The exhibition, hosted in the exhibition space of Palazzo Barberini, turns the spotlight on the famous painting by Caravaggio seventy years after its rediscovery and fifty years after its acquisition by the Italian State.

Caravaggio and Artemisia: The Challenge of Judith. Violence and seduction in sixteenth- and seventeenth-century painting26
November 2021 – 27 March 2022
National Galleries of Ancient Art – Palazzo Barberini, Rome

One of Merisi’s most famous and acclaimed works, thanks to the power of its representation and the strength emanating from the three protagonists, Judith was rediscovered in 1951 by Pico Cellini, one of the greatest restorers of the 20th century.

The exhibition is accompanied by the catalogue “Caravaggio and Artemisia: the challenge of Judith” published by Officina Libraria, with a text by the curator, which explores the history of Caravaggio’s Judith and that of Artemisia Gentileschi, recording the effects of the two masterpieces on contemporary painting.


Caravaggio’s Judith Beheading Holofernes is housed and exhibited at the Galleria di Arte Antica di Palazzo Barberini in Rome.
To book your ticket select a date from the calendar.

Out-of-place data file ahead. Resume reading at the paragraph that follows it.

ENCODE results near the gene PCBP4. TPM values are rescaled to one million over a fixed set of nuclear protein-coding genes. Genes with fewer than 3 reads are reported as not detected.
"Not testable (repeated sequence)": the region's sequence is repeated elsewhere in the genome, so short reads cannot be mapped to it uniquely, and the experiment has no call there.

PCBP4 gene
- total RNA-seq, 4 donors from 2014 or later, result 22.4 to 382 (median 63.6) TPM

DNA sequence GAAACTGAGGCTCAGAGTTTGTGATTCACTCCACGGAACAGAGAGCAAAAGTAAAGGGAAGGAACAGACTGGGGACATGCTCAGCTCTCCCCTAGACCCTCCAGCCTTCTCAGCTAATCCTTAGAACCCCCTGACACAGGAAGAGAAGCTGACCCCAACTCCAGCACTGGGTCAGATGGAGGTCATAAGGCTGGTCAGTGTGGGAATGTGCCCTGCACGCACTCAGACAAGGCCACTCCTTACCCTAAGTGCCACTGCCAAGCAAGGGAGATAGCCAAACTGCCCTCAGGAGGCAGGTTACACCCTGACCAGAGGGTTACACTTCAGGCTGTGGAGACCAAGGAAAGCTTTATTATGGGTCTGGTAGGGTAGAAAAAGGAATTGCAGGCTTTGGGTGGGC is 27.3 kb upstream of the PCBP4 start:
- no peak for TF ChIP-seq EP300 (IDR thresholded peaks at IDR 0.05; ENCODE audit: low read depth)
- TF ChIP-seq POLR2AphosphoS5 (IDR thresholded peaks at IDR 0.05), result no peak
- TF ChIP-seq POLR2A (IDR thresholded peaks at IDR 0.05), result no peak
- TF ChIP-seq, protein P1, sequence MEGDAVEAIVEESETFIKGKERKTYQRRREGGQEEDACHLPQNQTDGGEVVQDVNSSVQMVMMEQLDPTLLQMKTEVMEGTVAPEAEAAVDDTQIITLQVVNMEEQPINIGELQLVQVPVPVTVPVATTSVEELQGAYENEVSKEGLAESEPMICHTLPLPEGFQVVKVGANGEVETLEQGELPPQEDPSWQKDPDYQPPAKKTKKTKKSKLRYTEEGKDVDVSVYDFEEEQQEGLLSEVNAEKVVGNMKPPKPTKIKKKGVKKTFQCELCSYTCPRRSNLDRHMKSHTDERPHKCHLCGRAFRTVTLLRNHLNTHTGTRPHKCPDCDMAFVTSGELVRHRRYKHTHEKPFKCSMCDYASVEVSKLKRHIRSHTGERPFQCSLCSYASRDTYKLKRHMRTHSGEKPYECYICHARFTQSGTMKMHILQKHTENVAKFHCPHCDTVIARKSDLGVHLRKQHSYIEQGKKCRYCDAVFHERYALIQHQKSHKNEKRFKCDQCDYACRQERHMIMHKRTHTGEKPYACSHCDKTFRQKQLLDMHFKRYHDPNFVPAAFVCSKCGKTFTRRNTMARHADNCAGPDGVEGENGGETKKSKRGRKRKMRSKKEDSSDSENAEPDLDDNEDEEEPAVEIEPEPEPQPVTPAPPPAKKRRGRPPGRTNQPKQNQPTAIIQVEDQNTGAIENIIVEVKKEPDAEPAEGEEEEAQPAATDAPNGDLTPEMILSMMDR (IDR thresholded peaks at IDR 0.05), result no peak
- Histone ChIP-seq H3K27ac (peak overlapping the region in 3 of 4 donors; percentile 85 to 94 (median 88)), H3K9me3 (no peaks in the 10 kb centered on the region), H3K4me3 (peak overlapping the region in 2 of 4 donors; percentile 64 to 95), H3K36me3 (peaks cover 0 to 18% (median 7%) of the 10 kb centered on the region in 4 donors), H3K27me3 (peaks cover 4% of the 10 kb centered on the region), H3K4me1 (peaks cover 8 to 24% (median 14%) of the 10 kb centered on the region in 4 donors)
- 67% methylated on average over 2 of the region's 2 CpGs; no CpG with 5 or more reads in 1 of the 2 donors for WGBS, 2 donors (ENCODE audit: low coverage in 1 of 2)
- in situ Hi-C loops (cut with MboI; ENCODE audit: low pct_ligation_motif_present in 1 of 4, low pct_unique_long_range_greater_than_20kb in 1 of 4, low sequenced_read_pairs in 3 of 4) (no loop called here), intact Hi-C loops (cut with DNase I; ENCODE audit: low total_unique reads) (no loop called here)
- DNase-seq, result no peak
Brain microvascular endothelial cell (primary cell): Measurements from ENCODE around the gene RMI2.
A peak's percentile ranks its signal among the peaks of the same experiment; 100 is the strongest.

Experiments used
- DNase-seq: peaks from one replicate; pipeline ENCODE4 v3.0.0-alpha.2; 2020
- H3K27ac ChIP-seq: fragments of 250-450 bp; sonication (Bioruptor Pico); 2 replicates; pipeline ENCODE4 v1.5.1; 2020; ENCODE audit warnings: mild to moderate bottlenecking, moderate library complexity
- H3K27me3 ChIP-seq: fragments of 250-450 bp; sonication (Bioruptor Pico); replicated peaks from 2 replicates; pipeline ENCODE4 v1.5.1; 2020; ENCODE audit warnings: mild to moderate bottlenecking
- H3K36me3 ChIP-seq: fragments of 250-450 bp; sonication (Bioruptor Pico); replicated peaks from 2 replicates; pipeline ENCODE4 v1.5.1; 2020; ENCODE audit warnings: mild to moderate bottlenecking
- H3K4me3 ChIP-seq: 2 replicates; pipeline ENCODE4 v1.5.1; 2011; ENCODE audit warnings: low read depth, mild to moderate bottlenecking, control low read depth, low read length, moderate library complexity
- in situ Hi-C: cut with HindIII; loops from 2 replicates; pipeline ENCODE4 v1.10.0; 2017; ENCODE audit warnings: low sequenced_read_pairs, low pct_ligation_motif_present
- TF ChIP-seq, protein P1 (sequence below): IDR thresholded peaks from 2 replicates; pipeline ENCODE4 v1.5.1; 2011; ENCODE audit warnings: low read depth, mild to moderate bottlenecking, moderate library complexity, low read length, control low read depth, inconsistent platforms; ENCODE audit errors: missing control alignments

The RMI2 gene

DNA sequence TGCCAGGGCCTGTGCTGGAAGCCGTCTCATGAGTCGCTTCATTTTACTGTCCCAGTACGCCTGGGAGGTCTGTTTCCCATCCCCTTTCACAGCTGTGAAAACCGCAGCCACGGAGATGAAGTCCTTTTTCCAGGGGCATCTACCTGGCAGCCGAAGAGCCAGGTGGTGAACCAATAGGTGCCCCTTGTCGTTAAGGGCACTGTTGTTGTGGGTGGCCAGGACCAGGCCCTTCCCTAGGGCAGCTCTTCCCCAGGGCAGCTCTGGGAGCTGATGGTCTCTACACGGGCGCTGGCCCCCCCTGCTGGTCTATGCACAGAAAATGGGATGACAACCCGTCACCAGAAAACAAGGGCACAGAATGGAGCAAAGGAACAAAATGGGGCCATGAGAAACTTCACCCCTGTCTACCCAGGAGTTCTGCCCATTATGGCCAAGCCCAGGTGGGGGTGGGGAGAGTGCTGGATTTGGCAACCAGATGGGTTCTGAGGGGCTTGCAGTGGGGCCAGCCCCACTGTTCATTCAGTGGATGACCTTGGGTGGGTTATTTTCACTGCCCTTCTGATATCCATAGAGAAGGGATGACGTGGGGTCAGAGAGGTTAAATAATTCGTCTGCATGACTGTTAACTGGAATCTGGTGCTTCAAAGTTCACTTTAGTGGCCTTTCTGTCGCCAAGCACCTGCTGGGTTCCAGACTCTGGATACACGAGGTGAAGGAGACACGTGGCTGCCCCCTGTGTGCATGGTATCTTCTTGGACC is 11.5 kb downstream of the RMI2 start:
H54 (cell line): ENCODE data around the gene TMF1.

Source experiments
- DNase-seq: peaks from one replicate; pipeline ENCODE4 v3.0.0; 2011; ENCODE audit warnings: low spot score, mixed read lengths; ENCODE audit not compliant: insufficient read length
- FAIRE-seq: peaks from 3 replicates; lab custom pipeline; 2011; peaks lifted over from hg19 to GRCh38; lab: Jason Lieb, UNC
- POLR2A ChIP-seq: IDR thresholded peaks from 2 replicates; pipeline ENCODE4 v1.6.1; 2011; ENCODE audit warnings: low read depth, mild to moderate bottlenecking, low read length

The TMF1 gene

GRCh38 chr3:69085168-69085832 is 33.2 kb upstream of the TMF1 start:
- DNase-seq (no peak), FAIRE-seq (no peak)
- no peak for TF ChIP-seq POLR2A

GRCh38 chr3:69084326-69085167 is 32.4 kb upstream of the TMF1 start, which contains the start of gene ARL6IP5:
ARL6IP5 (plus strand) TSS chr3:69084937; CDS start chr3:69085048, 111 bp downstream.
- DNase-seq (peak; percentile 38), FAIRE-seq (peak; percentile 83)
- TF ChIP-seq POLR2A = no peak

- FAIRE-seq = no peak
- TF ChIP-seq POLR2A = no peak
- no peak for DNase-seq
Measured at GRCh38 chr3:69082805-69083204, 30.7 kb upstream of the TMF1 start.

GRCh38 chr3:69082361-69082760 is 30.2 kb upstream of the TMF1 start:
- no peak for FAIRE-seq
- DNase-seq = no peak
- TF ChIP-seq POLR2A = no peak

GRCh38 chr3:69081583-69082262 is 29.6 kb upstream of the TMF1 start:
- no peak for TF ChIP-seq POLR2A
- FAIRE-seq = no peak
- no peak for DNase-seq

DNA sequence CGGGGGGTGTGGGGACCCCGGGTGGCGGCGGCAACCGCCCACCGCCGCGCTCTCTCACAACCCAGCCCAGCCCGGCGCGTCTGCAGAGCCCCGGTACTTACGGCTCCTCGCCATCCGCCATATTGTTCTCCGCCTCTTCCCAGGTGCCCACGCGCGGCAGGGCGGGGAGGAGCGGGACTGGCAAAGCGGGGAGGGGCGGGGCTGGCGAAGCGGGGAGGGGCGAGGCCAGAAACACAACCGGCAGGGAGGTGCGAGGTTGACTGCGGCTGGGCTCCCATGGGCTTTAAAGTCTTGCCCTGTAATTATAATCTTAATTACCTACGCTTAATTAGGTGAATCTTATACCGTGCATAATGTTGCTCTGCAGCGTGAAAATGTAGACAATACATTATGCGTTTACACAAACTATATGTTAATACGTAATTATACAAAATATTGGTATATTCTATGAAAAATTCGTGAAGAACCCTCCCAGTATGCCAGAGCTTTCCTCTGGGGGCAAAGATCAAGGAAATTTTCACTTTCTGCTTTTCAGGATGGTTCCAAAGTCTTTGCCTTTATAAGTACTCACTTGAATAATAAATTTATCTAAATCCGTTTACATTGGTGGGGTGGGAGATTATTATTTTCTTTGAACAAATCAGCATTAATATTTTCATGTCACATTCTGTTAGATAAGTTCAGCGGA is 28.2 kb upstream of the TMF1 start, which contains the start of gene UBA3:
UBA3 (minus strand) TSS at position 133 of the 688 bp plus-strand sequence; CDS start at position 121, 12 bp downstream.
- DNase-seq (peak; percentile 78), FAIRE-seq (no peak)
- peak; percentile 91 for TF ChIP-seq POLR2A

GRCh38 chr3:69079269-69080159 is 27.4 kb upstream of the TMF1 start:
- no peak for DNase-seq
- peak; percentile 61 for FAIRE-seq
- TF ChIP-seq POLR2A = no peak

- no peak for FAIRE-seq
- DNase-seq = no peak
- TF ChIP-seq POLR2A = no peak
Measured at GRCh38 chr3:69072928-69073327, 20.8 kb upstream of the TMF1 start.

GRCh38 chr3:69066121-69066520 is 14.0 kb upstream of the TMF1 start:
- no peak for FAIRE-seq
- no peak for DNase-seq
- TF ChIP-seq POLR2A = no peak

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One thought on “Judith Beheading Holofernes by Caravaggio

  1. Hi!
    I think you do a great job making art exciting and understandable in an attractive way!
    If you wish and dare, we can do an “Off-Off-Broadway” with Caravaggio´s both Judith and Holofernes done in 1607. The Intesa Sanpaolo version and the Toulouse-New York are also made by Caravaggio. Finson has nothing to do with them as an artist. Mail me back if you like the idea. Caravaggio is no more a mystery. Just a conventional painter with an unconventional technique. 3-400 hundred years ahead of his colleagues. Although his practice has a price, he accepts and goes on. I am a great collector, a patron and with a life in art and design it wasn´t hard to get him nailed! The scholars cook the soup from the few remaining protocols spiced with Baglione, Bellori and Mancini. They all do great academic texts with references from colleagues who have written the same things before. Yet the solution was so easy to catch. Could they only have opened their eyes? Best regards, Erik